South-East Asia has traditionally been the global centre of production of tropical sea cucumbers for Chinese markets. Early research into culture methods took place outside this region, notably in India, the Pacific region and China. However, recent investment in Holothuria scabra (sandfish) culture has led to some significant advances within this region. The Philippines and Vietnam have been at the forefront of recent efforts, with involvement from substantial national programs and local institutions as well as international donors and scientific organisations.
This chapter examines pangasius catfish aquaculture in Vietnam in the context of changing social relations of production, European consumer trends and regulation. In particular we are interested in how the rise of 'sociotechnical' environmental regulatory networks in the form of quality standards and third-party certififcation have altered power relations between consumers and producers across global space.
The marketing system for sea cucumber in South-East Asia is generally inefficient, and marketing channels are multilayered. Information asymmetry encourages proliferation of redundant players in the distribution system, while high transaction costs keep the overall marketing margin high but the price received by collectors low. This paper is limited to establishing the major features of the marketing system for sea cucumber in South-East Asia.
Research by the authors examined the impacts of governmental and non-governmental standards on the ability of seafood producers and processors in Vietnam to access export markets. The Vietnamese government plays an important role in the governance of international seafood trade, but importing nations establish food safety standards and NGOs have also become involved. To assure market access, exporters must respond to buyers and certification systems that buyers adopt.
The participation of farmers in the research process related to the development of integrated farming processes is discussed with respect to observations made on the Mekong Delta in Vietnam. The use of drawing pictures of integrated agriculture-aquaculture systems as a means of helping both farmers and researchers to learn from each other in order to improve systems is noted.
This paper provides a comparative analysis of the social and cultural dimensions of fish hatchery development in Vietnam and Thailand. Two detailed case studies highlight the importance of a variety of culturally mediated, informal interpersonal relationships in facilitating the establishment of new hatchery enterprises. The analysis reveals that in both Vietnam and Thailand, informal relationships are extremely effective conduits for the transfer of productive technologies from public institutions to private entrepreneurs and for the subsequent development of private enterprises.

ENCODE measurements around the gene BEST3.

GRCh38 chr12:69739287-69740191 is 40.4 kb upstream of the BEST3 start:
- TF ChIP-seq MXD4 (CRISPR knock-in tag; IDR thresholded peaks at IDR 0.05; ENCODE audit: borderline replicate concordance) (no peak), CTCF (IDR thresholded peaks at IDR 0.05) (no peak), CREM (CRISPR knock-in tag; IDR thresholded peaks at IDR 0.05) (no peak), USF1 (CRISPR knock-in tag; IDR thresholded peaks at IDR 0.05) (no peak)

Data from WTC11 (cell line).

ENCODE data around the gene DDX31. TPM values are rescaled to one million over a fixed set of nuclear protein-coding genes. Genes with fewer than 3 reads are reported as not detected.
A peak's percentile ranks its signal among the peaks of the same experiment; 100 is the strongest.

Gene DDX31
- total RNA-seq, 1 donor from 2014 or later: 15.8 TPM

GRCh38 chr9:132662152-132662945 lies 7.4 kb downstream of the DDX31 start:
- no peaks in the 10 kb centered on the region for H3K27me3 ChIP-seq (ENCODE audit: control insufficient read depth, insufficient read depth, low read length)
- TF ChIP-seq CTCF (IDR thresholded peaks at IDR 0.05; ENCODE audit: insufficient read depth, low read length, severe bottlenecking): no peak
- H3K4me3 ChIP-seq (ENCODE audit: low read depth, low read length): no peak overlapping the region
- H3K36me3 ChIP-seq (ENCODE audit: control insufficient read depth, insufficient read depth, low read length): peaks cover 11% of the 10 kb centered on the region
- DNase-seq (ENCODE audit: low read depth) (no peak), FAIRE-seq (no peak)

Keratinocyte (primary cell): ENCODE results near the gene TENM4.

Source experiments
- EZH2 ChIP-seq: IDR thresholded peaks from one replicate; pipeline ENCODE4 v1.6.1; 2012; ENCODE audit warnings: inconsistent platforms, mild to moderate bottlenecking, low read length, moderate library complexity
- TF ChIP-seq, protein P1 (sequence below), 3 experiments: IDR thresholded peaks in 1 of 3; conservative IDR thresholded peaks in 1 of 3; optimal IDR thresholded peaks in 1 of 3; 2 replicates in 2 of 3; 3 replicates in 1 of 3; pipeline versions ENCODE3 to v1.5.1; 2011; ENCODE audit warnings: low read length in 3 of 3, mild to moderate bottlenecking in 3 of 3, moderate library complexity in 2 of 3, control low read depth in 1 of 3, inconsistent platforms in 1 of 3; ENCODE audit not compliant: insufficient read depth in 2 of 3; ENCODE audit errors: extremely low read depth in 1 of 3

Wastewater is reused and treated in four main types of farming in Vietnam: fish culture in 200 ha; rotation of rice and fish culture in 400 ha; land vegetables and aquatic vegetables.
This is one of the four countries reports which provides an assessment of the livelihoods strategies of the poor people dependent on inland fisheries in Vietnam. The project aimed to characterise the poor, identify their dependence upon aquatic resources, the nature and status of those resources, and their vulnerabilities in relation to loss or mismanagement. Constraints and possible research priorities have been identified through consultations with poor fishers and other aquatic resource users, and with other organizations. Fisheries resource status has been summarized.
This report provides an assessment of the livelihoods strategies of the poor people dependent on inland fisheries in Bangladesh, Cambodia, the Lao PDR and Vietnam. Drawing upon the results of a one year investigation under the Project entitled "Understanding Livelihoods Dependent on Inland Fisheries", policies and institutions for fisheries management and livelihoods assets of the stakeholders in inland fisheries in the four countries. The report also discusses the trends and changes in fisheries and wetland resources.
Results of the studies undertaken for breeding and nursing Nile tilapia (Oreochromis niloticus) in ricefields in Thai Binh province in Vietnam during the years 1995-96 are briefly presented in this paper.